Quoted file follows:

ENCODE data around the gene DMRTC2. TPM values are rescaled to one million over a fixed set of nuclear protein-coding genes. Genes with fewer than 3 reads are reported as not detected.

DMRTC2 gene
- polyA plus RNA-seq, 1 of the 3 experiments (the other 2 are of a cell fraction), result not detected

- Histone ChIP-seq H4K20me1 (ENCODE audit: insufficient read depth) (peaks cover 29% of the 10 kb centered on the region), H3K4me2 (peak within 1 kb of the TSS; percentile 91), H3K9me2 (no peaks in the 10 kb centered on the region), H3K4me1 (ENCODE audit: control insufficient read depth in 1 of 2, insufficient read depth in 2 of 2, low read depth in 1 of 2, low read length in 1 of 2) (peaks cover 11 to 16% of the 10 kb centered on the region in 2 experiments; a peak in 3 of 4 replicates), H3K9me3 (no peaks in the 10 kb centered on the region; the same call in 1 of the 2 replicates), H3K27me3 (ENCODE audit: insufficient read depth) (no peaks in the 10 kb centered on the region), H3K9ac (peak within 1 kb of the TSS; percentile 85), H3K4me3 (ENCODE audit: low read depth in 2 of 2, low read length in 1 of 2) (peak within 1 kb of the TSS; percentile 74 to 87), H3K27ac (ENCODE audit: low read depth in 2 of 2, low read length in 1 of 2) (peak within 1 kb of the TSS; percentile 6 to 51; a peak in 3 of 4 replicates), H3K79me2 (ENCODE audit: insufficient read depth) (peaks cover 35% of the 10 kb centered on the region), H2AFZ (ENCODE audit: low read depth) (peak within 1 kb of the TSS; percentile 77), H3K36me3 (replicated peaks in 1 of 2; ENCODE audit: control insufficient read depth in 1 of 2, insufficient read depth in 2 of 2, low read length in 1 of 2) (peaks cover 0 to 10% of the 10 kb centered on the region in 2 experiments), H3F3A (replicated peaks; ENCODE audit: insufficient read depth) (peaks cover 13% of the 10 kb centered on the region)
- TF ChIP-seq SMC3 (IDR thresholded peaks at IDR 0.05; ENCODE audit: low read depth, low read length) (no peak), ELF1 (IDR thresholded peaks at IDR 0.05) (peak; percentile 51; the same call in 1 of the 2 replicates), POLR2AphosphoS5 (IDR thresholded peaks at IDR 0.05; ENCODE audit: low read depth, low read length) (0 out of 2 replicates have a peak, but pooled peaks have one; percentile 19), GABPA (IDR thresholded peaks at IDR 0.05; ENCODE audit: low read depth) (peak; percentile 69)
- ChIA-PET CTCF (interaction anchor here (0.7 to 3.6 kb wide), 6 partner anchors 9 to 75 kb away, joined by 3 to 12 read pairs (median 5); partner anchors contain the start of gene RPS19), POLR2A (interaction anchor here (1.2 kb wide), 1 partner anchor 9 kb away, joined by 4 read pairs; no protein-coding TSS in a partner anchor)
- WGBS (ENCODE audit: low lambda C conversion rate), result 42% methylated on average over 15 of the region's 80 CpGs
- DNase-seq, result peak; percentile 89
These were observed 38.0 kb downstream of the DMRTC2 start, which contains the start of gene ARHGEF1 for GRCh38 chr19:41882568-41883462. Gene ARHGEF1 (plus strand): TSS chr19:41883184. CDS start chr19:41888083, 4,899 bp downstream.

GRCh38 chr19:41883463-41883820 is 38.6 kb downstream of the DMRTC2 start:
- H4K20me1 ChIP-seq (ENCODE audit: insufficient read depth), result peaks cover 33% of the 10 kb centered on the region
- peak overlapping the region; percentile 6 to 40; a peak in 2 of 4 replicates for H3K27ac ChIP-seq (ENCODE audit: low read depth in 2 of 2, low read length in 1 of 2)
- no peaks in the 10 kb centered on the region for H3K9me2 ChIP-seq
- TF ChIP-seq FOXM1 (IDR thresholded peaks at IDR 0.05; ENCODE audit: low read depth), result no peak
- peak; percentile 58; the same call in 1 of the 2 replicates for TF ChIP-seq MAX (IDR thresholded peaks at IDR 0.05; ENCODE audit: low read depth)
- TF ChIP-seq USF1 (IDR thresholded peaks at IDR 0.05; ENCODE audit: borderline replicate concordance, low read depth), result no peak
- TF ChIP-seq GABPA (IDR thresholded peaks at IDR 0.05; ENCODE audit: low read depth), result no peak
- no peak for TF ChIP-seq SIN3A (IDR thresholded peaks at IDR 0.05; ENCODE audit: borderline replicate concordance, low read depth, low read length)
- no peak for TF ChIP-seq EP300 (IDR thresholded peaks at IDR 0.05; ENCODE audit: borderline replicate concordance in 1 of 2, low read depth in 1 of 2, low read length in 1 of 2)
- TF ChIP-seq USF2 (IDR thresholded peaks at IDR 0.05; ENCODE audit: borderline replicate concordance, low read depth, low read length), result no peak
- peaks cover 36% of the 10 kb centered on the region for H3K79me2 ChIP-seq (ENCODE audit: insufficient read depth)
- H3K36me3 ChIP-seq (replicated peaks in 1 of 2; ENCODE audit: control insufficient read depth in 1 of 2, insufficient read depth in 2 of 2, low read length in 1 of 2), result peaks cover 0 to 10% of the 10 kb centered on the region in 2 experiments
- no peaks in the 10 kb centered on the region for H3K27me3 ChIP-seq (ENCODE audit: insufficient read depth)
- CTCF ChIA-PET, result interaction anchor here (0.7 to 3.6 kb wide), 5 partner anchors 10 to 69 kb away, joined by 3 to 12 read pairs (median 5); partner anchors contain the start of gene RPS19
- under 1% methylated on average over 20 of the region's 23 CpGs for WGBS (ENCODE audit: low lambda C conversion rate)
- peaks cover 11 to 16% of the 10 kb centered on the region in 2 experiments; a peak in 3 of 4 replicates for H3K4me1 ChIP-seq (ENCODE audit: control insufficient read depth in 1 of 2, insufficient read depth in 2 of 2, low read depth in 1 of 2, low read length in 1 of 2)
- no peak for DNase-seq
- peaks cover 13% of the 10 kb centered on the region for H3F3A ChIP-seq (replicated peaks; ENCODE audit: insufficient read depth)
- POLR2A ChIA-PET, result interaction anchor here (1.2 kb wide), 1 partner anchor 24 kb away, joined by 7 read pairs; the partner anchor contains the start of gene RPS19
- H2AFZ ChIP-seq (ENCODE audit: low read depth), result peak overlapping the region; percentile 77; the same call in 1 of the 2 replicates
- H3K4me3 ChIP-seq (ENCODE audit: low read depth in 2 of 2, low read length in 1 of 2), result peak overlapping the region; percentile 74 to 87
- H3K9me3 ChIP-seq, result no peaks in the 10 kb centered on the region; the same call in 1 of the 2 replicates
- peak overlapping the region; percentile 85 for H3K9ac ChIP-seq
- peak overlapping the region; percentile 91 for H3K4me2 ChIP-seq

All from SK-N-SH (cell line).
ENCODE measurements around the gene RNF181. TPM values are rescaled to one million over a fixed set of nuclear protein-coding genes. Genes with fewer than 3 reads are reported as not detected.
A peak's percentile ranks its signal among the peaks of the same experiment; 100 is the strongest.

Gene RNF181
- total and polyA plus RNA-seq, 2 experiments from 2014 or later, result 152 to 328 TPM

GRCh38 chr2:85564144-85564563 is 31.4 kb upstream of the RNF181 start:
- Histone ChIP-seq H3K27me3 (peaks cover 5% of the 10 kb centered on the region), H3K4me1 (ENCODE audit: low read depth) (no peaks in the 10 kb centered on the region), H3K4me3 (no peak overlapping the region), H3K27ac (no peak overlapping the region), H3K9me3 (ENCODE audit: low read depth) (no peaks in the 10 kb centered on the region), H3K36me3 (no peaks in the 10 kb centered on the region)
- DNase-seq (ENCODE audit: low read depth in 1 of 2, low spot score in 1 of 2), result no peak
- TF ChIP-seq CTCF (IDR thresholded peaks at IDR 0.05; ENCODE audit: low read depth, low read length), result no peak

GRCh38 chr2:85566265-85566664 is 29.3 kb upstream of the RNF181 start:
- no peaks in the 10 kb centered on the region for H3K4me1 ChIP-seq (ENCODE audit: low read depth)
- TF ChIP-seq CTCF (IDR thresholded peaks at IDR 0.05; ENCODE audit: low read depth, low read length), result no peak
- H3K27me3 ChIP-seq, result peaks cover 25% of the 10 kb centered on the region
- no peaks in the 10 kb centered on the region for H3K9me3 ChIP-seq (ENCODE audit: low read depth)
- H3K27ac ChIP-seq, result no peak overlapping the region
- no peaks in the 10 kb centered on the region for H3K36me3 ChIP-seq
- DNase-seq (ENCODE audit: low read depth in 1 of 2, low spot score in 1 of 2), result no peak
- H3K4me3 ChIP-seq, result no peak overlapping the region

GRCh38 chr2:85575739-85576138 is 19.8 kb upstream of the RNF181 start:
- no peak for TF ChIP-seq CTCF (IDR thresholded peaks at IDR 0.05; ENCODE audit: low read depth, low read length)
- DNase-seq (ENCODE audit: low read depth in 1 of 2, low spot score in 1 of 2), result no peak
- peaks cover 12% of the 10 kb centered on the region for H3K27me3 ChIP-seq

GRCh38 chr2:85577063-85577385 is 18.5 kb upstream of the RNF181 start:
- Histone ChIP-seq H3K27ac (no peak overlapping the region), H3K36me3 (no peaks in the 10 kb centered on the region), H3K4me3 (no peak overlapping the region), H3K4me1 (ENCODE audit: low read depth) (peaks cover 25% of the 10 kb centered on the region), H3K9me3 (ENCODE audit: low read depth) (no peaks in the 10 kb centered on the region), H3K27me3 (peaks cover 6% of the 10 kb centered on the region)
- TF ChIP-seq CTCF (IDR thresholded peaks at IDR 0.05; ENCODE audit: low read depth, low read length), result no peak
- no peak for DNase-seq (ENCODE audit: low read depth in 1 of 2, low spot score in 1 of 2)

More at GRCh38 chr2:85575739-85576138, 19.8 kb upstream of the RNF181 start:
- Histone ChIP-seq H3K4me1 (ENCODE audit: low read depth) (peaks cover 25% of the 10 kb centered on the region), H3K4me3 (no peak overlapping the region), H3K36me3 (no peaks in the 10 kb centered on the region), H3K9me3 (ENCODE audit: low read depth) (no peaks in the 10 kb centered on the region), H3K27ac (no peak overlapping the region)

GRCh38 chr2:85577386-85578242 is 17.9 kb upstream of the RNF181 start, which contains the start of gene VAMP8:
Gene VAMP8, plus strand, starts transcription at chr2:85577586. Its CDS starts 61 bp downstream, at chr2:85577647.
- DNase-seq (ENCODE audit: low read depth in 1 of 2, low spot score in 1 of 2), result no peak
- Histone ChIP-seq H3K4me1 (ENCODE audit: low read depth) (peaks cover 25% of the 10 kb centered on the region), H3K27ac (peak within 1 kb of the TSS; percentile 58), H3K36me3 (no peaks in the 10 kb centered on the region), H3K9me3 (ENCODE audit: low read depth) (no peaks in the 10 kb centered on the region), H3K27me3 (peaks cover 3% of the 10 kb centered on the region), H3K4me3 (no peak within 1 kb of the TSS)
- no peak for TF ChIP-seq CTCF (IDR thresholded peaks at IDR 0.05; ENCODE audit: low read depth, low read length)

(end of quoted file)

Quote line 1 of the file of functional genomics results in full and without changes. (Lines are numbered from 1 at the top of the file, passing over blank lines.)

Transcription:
ENCODE data around the gene DMRTC2. TPM values are rescaled to one million over a fixed set of nuclear protein-coding genes. Genes with fewer than 3 reads are reported as not detected.